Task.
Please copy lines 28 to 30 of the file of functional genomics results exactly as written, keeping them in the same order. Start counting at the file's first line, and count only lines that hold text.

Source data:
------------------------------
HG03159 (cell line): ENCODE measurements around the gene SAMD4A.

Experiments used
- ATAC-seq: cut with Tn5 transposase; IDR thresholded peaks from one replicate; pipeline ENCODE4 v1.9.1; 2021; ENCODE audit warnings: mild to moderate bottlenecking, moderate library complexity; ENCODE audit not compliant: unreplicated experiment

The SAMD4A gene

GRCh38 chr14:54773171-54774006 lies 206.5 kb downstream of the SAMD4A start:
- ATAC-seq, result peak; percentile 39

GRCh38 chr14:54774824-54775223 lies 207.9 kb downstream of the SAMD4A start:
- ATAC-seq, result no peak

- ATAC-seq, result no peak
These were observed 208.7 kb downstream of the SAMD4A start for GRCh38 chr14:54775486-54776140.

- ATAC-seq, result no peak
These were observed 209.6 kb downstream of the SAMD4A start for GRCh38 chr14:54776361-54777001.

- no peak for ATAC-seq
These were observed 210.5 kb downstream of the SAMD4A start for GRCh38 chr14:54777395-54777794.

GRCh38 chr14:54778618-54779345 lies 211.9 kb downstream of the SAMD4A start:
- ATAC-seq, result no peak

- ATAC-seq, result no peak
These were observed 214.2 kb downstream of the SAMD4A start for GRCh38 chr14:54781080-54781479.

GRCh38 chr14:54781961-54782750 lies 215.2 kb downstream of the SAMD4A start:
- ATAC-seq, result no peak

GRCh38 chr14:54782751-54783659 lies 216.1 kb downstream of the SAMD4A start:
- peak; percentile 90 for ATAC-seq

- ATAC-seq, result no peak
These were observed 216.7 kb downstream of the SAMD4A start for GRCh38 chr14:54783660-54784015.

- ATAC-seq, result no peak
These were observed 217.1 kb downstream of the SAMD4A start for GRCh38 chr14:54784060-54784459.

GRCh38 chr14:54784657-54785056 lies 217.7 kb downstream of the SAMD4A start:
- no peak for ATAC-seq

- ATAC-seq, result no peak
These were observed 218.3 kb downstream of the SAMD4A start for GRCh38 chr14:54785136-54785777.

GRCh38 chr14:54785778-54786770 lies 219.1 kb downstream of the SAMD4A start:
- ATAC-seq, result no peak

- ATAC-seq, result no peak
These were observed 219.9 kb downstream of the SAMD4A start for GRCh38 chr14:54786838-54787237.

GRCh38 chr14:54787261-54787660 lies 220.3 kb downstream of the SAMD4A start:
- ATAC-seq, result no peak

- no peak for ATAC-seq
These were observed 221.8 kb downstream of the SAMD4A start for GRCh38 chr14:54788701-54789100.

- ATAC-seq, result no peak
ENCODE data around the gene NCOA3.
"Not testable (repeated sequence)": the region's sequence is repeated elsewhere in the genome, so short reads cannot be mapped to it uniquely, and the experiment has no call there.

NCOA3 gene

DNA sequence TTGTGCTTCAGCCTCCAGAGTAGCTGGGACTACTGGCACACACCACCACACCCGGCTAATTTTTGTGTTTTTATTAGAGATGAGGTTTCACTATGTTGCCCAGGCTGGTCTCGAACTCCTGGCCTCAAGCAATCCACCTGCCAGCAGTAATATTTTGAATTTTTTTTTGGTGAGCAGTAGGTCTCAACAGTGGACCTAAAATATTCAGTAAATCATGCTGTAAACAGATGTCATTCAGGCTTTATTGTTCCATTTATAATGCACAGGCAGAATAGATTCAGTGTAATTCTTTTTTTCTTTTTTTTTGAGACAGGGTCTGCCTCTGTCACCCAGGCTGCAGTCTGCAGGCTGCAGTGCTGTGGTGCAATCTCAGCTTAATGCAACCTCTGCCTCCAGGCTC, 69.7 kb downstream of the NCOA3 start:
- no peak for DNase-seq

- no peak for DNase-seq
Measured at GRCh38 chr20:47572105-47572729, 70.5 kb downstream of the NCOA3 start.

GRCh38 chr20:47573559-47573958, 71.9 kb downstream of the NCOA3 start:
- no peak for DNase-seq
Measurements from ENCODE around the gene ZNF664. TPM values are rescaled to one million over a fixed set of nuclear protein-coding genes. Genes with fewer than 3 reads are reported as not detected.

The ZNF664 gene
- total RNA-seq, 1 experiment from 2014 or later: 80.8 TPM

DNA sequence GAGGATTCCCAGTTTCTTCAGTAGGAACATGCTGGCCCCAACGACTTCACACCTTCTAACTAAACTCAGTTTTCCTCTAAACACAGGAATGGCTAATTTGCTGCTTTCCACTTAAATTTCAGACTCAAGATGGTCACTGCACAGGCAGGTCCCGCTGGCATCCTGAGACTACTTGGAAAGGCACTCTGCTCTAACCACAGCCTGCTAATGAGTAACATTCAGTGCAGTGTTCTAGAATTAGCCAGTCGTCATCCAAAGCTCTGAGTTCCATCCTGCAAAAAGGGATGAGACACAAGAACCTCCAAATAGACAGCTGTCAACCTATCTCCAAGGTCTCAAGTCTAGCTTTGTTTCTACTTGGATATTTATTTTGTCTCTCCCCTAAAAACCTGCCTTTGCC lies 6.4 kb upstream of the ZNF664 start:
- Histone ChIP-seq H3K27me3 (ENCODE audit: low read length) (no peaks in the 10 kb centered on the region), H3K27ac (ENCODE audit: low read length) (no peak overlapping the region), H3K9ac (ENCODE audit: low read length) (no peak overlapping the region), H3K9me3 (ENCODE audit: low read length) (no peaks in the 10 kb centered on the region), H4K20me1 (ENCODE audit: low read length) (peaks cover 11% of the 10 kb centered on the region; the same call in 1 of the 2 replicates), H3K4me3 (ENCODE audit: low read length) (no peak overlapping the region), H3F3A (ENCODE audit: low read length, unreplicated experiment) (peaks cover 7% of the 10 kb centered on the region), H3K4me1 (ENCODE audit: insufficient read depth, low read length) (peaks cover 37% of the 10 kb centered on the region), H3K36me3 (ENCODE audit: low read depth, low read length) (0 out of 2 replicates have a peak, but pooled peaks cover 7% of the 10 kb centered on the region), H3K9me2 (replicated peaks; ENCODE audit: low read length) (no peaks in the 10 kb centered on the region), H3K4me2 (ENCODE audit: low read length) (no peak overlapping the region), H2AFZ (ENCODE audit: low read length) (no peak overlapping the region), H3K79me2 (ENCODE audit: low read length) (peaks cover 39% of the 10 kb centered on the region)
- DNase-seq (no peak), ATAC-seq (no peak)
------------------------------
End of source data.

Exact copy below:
- no peak for ATAC-seq

- ATAC-seq, result no peak
These were observed 218.3 kb downstream of the SAMD4A start for GRCh38 chr14:54785136-54785777.